McBride v. Houston County Health Care Authority et al

Filing 38

OPINION AND ORDER that: 1) Defendants City of Dothan and Chief of Police Greg Benton's motions to stay discovery pending this court's ruling on their assertion of the qualified-immunity defense 20 and 36 are granted. (2) All discovery is stayed pending resolution of the pending motions to dismiss 10 , 17 , and 26 . Signed by Honorable Judge Myron H. Thompson on 2/25/2013. (Attachments: # 1 Civil Appeals Checklist)(jg, )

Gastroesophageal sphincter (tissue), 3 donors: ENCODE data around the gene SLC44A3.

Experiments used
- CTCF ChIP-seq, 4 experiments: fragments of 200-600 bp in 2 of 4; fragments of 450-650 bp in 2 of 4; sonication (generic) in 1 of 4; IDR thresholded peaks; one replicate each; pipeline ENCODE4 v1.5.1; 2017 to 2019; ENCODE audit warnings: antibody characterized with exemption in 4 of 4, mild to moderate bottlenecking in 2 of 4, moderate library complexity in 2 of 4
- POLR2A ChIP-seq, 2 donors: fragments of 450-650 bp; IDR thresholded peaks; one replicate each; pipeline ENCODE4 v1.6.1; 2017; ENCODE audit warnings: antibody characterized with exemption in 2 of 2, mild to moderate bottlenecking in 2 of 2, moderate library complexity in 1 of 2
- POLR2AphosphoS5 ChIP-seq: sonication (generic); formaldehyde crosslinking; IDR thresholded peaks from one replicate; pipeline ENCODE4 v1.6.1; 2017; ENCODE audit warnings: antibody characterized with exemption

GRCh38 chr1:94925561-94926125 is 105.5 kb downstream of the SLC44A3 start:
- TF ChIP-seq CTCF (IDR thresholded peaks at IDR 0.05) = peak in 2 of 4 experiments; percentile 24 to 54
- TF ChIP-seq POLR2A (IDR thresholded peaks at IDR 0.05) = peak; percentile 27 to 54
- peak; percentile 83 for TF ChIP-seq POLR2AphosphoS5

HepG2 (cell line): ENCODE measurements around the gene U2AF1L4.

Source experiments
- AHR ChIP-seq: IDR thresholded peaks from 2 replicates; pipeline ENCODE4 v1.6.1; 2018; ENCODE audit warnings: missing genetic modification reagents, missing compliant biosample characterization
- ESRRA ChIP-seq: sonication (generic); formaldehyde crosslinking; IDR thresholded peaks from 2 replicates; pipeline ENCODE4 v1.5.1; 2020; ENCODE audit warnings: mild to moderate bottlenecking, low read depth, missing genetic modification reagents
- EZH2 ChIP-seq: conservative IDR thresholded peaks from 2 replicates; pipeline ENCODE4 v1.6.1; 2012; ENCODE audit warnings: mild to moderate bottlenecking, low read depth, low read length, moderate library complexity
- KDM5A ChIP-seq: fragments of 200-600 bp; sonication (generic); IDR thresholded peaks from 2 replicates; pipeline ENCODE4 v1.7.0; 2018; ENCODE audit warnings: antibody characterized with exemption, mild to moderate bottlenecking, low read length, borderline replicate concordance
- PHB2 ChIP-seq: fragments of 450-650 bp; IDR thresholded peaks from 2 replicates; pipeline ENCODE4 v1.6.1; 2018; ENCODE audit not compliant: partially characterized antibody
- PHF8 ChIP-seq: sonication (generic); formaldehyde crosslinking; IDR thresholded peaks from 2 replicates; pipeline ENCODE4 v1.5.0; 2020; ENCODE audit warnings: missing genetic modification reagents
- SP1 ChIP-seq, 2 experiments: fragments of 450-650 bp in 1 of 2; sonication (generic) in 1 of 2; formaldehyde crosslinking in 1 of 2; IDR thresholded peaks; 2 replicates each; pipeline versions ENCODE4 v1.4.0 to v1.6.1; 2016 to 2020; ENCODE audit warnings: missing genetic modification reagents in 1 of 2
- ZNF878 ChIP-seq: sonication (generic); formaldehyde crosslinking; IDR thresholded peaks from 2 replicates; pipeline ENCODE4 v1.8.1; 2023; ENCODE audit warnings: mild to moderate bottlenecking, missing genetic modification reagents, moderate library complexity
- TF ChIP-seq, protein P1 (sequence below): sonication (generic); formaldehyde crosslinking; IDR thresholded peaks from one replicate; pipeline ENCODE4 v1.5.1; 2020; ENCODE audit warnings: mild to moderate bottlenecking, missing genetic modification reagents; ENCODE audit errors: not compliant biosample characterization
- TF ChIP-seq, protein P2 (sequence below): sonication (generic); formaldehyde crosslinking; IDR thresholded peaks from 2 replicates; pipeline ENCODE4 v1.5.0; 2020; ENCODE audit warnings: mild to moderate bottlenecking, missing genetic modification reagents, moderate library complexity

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IN THE DISTRICT COURT OF THE UNITED STATES FOR THE MIDDLE DISTRICT OF ALABAMA, SOUTHERN DIVISION COURTNEY McBRIDE, ) ) Plaintiff, ) ) v. ) ) HOUSTON COUNTY HEALTH CARE ) AUTHORITY d/b/a Southeast ) Alabama Medical Center, ) et al., ) ) Defendants. ) CIVIL ACTION NO. 1:12cv1047-MHT (WO) OPINION AND ORDER Plaintiff Courtney McBride charges that, while she was in pre-trial custody in a city jail, defendants Police Chief Greg Benton and City of Dothan, Alabama were deliberately indifferent to her medical needs, causing her to suffer serious, permanent injuries. She claims that the defendants’ conduct violated the Fourteenth Amendment and state law. Benton replied by, among other things, asserting the defense of qualified immunity as to McBride’s Fourteenth Amendment claim. The city contested its liability under state law. Having asserted these defenses, the defendants then moved to have this court, pending a ruling on the merits of the defenses, stay discovery against them. The qualified-immunity defense “protects government officials ‘from liability for civil damages insofar as their conduct does not violate clearly established statutory or constitutional rights of which a reasonable person would have known.’” Pearson v. Callahan, 555 U.S. 223, 231 (2009) (quoting Harlow v. Fitzgerald, 457 U.S. 800, 818 (1982)). Qualified immunity, which was once called “good-faith immunity,” see, e.g., Gomez v. Toledo, 446 U.S. 635, 639-40 (1980) (“[A] public official[’s] position might entitle him to immunity if he acted in good faith.”); Harlow, 457 U.S. at 807 (referring to “qualified or good-faith immunity”), essentially seeks to protect government officials from monetary liability for unexpected changes in the law. As such, if Benton is alleged to have violated legal rights that were not “clearly established” in the law at the time of his 2 challenged conduct, this court will not make him pay for the lack of foresight. “Qualified immunity is intended not only to protect officials from civil damages, but just as importantly, to protect them from the rigors of litigation itself, including the potential disruptiveness of discovery.” Everson v. Leis, 556 F.3d 484, 491 (6th Cir. 2009); see also Ashcroft v. Iqbal, 556 U.S. 662, 685 (2009) (“The basic thrust of the qualified-immunity doctrine is to free officials from the concerns of litigation, including avoidance of disruptive discovery. If a Government official is to devote time to his or her duties, and to the formulation of sound and responsible policies, it is counterproductive to require the substantial diversion that is attendant to participating in litigation and making informed decisions as to how it should proceed.”) (quotation marks and citation omitted). Consequently, “[u]ntil [the] threshold immunity question is resolved, discovery should not be allowed.” 3 Harlow, 457 U.S. at 818. In order to “protect[] the substance of the qualified immunity defense,” the court “must exercise its discretion so that officials are not subjected to unnecessary and burdensome discovery or trial proceedings” until after the court has determined that the qualified-immunity defense will not stand. K.M. v. Ala. Dep’t. of Youth Serv., 209 F.R.D. 493, 495 (M.D. Ala. 2002) (Thompson, J.) (quoting Britton, 523 U.S. 574, 597-98, Crawford-El v. (1998)), aff'd, 73 F. App'x 386 (11th Cir. 2003); see also Caraballo-Sandoval v. Honsted, 35 F.3d 521, 524 (11th Cir. 1994) (“[T]he district court properly stayed discovery until it decided the qualified immunity issue.”). To reiterate, the merits of the qualified-immunity inquiry are distinct from the issue of whether the court should stay defendants’ discovery claim to pending immunity. resolution Once the of the qualified- immunity defense is raised and the defendants have moved for a stay of discovery, the first issue before the court 4 is whether to grant the stay, which is an exercise of the court’s discretion, and, in general, the “balancing is done with a thumb on the side of the scale weighing against discovery.” marks and citation K.M., 209 F.R.D. at 495 (quotation omitted). Subsequently and separately, the court must decide whether the immunity defense is meritorious and bars the lawsuit, which turns on whether the defendants’ alleged conduct violated a clearly established federal right. Accordingly, as for the Fourteenth Amendment claim against Benton, this court will stay discovery until after it has decided whether his defense is meritorious. Under the court’s earlier scheduling order, the motion to dismiss pursuant to the qualified-immunity doctrine is currently under submission to the court. See Order (Doc. No. 19). Although it is clear that discovery should be stayed as to the Fourteenth Amendment claim against Benton, one issue remains. McBride has named as defendants both 5 Benton and the city, and she has asserted federal and state-law claims against both. While qualified immunity does not apply to state-law claims, nor does it apply to municipal defendants, Heggs v. Grant, 73 F.3d 317, 319 n.5 (11th Cir. 1996), the court nevertheless thinks an across-the-board stay is warranted in this case. Here, given the significantly intertwined nature of the claims against Benton and the city, sound judicial administration warrants a brief stay as to all claims against both Benton and the city. there is little reason to As an initial matter, fear that the court’s resolution of the qualified-immunity defense will cause a lengthy delay, as the defendants’ relevant motion is already under submission. brief stay would McBride has shown no reason a prejudice her case. Given that, bifurcating discovery into two stages makes little sense. It seems foreseeable that proceeding as such would lead to unnecessary disputes regarding the propriety of discovery requests, which would waste judicial resources. 6 See K.M., 209 F.R.D. at 495 (“[S]ome sort of stay is required as to even [the] two defendants [who did not move to stay], because the court refuses to order these claims to proceed to trial because of the danger of wasting judicial resources through piecemeal litigation, which far outweighs any advantage for any of the parties.”). Moreover, as the Supreme Court has explained, if discovery is stayed against one defendant but not related co-defendants, the stay is, practically speaking, likely to be illusory for the intended beneficiary. “It is quite likely that, when discovery as to the other parties proceeds, it would prove necessary for [the party against whom discovery has been stayed] and their counsel to participate in the process to ensure the case does not develop in a misleading or prejudice to their position. slanted way that causes Even if [defendants] are not yet themselves subject to discovery orders, then, 7 they would not be free from the burdens of discovery.” Iqbal, 556 U.S. at 685-86. In sum, it is clear that Benton is entitled to a stay of discovery relating to the Fourteenth Amendment claim. In the interest of efficiency, this court will also stay discovery as to the state-law claims against Benton and all claims against the city, even though those claims are not covered by the qualified-immunity doctrine. *** Accordingly, it is ORDERED that: (1) Defendants City of Dothan and Chief of Police Greg Benton’s motions to stay discovery pending this court’s ruling on their assertion of the qualified- immunity defense (Doc. Nos. 20 and 36) are granted. (2) All discovery is stayed pending resolution of the pending motions to dismiss (Doc. Nos. 10, 17, and 26). DONE, this the 25th day of February, 2013. /s/ Myron H. Thompson UNITED STATES DISTRICT JUDGE